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Back in the day, I used to buy grass fed beef by the 1/2 cow. One night we had a dinner party with some of the prime rib that was in the freezer. I was worried that there wouldn’t be enough, so I ran over to Loblaws and got more.

The difference between the two was worlds apart! Though the two cuts were cooked together for the same amount of time, grass fed beef cooks a bit quicker and was a medium while the Loblaws variety (a grain fed beef) was rare. But the grass fed beef was light years better.

More flavour, more tender and just all around fantastic. I’m sure the Loblaws one was fine, but when you compared the two it was night and day. I was actually so embarrassed of the Loblaws meat that I tried to re-trace my steps and figure out who had eaten it so I could apologize. (Which was silly because if you didn’t have the two I’m sure you didn’t even notice the vast, vast difference.)

And of course it made a difference – how could what you eat for your entire life not make a difference?


The finished product of my great pork experiment!

But what else effects your meat? Barbara Schaefer from Upper Canada Heritage Meat invited me to see the difference that breed can make with pork. She raises a breed of large black pig that is technically endangered. With over 300 on her farm, she is attempting to keep the breed alive through consumer demand as they run and play on her farm. Her pork is pasture raised… so they forage, roam free and more than survive, they have an actual life.

Why are they endangered? They might not grow as large, they might take longer to become full grown – all things that play into the bottom line of a factory farm. But traditional farmers know that breed variety can make all the difference in a tasty product!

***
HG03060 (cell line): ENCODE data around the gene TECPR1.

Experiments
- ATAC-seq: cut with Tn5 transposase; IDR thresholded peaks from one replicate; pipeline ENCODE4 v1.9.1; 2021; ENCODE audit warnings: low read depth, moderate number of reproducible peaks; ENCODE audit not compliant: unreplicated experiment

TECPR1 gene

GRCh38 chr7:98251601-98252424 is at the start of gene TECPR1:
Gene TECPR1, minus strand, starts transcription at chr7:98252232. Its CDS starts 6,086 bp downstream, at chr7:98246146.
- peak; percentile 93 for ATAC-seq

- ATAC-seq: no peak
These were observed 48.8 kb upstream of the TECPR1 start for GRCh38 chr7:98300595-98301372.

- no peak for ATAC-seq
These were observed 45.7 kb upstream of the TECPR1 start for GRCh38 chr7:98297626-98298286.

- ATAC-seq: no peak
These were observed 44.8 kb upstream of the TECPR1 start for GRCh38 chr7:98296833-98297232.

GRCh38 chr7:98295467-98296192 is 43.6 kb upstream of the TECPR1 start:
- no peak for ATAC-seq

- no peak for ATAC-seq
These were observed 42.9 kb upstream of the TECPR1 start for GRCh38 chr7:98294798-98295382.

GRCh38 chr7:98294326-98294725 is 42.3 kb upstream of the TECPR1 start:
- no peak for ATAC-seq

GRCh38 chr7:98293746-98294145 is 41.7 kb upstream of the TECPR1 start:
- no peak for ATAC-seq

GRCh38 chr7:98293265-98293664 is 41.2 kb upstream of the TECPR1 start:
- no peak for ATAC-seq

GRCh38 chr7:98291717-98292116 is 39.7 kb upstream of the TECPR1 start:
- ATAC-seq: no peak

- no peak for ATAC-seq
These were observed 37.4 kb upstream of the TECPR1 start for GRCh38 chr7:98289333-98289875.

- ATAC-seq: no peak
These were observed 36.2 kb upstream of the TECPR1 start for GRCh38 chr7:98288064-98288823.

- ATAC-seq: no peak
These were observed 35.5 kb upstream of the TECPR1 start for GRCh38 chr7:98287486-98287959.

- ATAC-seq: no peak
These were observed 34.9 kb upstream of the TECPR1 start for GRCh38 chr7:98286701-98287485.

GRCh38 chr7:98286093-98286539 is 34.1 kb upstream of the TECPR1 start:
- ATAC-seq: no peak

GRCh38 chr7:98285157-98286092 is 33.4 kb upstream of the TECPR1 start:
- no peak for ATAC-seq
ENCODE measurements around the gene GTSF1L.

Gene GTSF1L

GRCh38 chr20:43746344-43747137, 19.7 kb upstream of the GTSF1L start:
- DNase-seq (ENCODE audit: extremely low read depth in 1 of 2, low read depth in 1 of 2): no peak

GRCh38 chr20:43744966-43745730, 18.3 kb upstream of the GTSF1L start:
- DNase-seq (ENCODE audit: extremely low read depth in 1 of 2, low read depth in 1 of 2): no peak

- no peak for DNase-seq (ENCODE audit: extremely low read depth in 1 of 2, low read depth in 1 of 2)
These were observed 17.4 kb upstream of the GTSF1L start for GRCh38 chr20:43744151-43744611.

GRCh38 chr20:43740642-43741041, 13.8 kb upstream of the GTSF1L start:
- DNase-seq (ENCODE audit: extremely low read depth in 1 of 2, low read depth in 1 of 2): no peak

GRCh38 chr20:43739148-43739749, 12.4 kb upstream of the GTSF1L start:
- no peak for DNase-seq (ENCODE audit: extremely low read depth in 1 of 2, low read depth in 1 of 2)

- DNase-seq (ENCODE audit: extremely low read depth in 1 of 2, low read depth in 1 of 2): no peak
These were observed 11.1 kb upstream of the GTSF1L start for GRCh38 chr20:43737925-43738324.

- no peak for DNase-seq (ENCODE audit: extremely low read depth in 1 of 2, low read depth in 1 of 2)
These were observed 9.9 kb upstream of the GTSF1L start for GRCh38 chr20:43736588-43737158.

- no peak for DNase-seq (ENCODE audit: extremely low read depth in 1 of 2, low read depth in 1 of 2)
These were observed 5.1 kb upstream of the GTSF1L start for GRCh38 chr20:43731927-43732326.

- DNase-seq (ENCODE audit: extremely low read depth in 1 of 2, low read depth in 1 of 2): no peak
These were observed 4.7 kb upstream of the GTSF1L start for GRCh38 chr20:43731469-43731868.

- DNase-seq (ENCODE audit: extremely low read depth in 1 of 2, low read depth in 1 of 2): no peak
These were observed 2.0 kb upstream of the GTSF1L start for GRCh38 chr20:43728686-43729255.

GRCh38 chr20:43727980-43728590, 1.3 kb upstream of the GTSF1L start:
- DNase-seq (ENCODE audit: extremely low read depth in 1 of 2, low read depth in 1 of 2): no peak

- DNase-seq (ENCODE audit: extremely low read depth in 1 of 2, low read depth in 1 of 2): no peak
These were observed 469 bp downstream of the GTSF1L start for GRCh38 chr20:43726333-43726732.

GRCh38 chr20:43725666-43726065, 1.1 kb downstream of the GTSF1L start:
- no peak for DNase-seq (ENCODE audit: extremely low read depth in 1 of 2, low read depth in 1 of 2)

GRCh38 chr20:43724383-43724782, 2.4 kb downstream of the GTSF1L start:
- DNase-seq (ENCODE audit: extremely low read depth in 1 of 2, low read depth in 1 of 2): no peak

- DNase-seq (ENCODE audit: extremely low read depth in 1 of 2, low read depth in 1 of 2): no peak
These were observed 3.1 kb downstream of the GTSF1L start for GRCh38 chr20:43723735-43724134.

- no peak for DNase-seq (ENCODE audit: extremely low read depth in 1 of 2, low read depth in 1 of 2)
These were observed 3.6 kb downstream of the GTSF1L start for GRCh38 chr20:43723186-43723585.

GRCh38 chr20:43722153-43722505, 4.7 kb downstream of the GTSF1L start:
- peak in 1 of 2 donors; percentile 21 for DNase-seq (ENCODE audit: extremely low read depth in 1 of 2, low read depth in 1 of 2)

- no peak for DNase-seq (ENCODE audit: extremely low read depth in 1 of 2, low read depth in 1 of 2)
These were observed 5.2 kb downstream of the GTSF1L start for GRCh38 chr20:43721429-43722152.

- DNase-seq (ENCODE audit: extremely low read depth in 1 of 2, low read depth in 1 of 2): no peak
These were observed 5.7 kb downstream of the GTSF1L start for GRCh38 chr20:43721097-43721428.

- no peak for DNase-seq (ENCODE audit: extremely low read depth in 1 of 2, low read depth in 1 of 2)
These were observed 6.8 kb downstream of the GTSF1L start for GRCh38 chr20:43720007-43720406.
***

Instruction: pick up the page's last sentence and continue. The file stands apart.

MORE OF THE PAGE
In North America 1/3 of all livestock breeds are considered rare or in decline… this is up to 1/2 in Europe. Luckily each dollar you spend on groceries is a vote in how you want your food produced.

For my taste test dinner I once again tried to compare apples to apples. Frozen then thawed pork. Cooked with a mushroom white wine sauce in the same pan.


Normal everyday chops on the left – the kind that had me thinking pork sucked. Amazing Upper Canada Heritage Meat on the right… the colour alone could win this battle of the chops.

Besides being more tender and juicer, the heritage pork had a more wonderful flavour over all. It may sound like common sense that a product raised better just tastes better… but I think you will be pleasantly surprised how MUCH of an improvement it really is.

Meat like this is why I decided to eat less meat over all so that I could have quality when I do enjoy it.

If you would like to try your own chop experiment you can find Upper Canada Heritage Meat at 3 farmers markets across the city! Fridays at Sparks Street, Saturdays at Westboro at Byron and Golden and Sundays at the Ottawa Farmer’s Market at Brewers park.


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Past Foodie Adventures…